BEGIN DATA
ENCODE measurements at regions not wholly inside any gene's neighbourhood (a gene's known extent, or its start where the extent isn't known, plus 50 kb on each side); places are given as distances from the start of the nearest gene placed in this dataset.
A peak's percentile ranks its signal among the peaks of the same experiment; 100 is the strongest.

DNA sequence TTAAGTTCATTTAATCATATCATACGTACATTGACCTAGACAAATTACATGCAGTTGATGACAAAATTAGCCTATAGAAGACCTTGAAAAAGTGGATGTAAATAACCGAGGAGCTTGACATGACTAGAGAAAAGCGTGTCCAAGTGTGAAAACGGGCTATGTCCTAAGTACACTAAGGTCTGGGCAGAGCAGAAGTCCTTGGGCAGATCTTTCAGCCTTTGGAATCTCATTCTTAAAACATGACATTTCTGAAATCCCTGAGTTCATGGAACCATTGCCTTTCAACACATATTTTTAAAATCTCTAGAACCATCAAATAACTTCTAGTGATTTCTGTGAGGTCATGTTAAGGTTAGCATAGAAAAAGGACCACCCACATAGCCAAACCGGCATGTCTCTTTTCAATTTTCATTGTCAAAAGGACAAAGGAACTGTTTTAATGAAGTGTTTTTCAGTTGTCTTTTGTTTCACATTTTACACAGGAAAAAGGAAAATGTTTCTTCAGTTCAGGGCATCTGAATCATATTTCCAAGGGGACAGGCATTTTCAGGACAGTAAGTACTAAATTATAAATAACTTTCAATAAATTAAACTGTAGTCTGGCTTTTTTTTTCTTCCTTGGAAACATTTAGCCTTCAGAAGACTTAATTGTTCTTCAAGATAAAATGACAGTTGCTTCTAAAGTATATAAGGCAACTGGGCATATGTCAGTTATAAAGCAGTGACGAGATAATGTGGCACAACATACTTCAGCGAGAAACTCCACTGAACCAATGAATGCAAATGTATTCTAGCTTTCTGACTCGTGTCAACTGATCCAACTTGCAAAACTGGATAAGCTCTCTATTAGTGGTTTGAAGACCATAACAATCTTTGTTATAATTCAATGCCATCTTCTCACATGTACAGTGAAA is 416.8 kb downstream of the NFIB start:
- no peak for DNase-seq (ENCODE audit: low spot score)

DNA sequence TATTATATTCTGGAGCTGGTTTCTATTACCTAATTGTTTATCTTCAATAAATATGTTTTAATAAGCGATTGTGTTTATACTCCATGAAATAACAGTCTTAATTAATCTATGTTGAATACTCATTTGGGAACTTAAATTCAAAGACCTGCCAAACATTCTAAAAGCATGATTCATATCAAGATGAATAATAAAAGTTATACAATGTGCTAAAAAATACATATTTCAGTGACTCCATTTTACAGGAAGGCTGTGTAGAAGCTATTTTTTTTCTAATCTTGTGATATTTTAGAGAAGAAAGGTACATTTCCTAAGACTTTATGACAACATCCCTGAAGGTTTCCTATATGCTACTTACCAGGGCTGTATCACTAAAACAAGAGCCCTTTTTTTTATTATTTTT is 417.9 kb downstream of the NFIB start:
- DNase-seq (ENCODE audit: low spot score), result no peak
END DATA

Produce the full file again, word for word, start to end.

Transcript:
ENCODE measurements at regions not wholly inside any gene's neighbourhood (a gene's known extent, or its start where the extent isn't known, plus 50 kb on each side); places are given as distances from the start of the nearest gene placed in this dataset.
A peak's percentile ranks its signal among the peaks of the same experiment; 100 is the strongest.

DNA sequence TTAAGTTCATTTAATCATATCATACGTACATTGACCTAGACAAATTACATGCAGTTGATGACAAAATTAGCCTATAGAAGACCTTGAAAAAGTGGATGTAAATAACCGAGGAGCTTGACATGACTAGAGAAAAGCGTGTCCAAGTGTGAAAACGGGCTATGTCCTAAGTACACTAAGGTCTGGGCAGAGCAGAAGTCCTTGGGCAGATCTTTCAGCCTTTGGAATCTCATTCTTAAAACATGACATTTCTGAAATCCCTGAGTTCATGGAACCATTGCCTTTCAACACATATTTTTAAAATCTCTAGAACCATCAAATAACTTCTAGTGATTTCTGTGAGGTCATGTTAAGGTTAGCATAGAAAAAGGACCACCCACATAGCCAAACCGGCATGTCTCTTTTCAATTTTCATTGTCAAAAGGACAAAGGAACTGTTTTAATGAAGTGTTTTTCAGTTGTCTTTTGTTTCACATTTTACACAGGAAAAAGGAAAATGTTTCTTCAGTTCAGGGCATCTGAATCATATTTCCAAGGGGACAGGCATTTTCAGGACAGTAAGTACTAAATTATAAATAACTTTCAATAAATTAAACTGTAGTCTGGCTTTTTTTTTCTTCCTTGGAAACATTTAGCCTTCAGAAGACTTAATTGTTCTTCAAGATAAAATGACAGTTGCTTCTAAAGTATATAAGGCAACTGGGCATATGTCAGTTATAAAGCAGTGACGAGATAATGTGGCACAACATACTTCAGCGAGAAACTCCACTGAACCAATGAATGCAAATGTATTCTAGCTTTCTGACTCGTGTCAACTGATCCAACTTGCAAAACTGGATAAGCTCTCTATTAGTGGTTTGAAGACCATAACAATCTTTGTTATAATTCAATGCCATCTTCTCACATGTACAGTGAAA is 416.8 kb downstream of the NFIB start:
- no peak for DNase-seq (ENCODE audit: low spot score)

DNA sequence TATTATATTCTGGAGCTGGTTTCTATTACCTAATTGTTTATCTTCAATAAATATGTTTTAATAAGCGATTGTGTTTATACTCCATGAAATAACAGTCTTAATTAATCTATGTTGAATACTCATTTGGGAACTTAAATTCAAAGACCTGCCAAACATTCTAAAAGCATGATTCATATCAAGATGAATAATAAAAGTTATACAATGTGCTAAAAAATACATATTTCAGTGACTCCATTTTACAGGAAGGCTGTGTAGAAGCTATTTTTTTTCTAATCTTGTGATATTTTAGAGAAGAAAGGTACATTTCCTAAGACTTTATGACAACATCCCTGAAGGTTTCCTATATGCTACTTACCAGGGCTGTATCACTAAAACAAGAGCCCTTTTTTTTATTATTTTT is 417.9 kb downstream of the NFIB start:
- DNase-seq (ENCODE audit: low spot score), result no peak